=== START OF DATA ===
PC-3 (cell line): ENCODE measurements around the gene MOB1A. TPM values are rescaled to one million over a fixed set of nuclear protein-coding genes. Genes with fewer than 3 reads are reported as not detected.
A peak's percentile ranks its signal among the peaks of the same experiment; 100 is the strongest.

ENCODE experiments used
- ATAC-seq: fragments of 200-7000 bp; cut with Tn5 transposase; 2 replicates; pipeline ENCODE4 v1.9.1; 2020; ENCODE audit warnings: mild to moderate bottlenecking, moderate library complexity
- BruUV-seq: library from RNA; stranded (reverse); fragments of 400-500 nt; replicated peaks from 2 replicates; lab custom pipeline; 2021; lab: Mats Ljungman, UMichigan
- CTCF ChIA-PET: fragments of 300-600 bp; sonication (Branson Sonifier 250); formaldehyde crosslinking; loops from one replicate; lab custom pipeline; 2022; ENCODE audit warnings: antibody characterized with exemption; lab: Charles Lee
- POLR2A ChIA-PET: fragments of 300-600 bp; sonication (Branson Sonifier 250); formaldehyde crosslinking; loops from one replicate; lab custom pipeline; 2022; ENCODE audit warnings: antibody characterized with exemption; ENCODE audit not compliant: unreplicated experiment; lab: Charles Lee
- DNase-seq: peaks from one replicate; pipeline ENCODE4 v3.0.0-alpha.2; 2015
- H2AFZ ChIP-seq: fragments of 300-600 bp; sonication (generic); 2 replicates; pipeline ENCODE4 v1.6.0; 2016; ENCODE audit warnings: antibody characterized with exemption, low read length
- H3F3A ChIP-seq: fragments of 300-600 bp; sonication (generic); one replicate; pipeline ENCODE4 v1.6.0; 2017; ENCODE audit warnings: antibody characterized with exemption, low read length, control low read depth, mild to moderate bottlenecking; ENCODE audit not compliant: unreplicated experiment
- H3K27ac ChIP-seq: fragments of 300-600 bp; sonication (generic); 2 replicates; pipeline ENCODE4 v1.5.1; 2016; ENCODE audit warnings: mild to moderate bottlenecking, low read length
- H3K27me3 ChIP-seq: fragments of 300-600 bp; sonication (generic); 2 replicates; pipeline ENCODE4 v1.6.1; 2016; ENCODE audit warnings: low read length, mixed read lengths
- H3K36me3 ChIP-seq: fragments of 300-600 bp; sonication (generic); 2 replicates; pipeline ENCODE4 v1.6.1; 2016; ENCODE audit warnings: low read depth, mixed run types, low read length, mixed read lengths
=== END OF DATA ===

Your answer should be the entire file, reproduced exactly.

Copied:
PC-3 (cell line): ENCODE measurements around the gene MOB1A. TPM values are rescaled to one million over a fixed set of nuclear protein-coding genes. Genes with fewer than 3 reads are reported as not detected.
A peak's percentile ranks its signal among the peaks of the same experiment; 100 is the strongest.

ENCODE experiments used
- ATAC-seq: fragments of 200-7000 bp; cut with Tn5 transposase; 2 replicates; pipeline ENCODE4 v1.9.1; 2020; ENCODE audit warnings: mild to moderate bottlenecking, moderate library complexity
- BruUV-seq: library from RNA; stranded (reverse); fragments of 400-500 nt; replicated peaks from 2 replicates; lab custom pipeline; 2021; lab: Mats Ljungman, UMichigan
- CTCF ChIA-PET: fragments of 300-600 bp; sonication (Branson Sonifier 250); formaldehyde crosslinking; loops from one replicate; lab custom pipeline; 2022; ENCODE audit warnings: antibody characterized with exemption; lab: Charles Lee
- POLR2A ChIA-PET: fragments of 300-600 bp; sonication (Branson Sonifier 250); formaldehyde crosslinking; loops from one replicate; lab custom pipeline; 2022; ENCODE audit warnings: antibody characterized with exemption; ENCODE audit not compliant: unreplicated experiment; lab: Charles Lee
- DNase-seq: peaks from one replicate; pipeline ENCODE4 v3.0.0-alpha.2; 2015
- H2AFZ ChIP-seq: fragments of 300-600 bp; sonication (generic); 2 replicates; pipeline ENCODE4 v1.6.0; 2016; ENCODE audit warnings: antibody characterized with exemption, low read length
- H3F3A ChIP-seq: fragments of 300-600 bp; sonication (generic); one replicate; pipeline ENCODE4 v1.6.0; 2017; ENCODE audit warnings: antibody characterized with exemption, low read length, control low read depth, mild to moderate bottlenecking; ENCODE audit not compliant: unreplicated experiment
- H3K27ac ChIP-seq: fragments of 300-600 bp; sonication (generic); 2 replicates; pipeline ENCODE4 v1.5.1; 2016; ENCODE audit warnings: mild to moderate bottlenecking, low read length
- H3K27me3 ChIP-seq: fragments of 300-600 bp; sonication (generic); 2 replicates; pipeline ENCODE4 v1.6.1; 2016; ENCODE audit warnings: low read length, mixed read lengths
- H3K36me3 ChIP-seq: fragments of 300-600 bp; sonication (generic); 2 replicates; pipeline ENCODE4 v1.6.1; 2016; ENCODE audit warnings: low read depth, mixed run types, low read length, mixed read lengths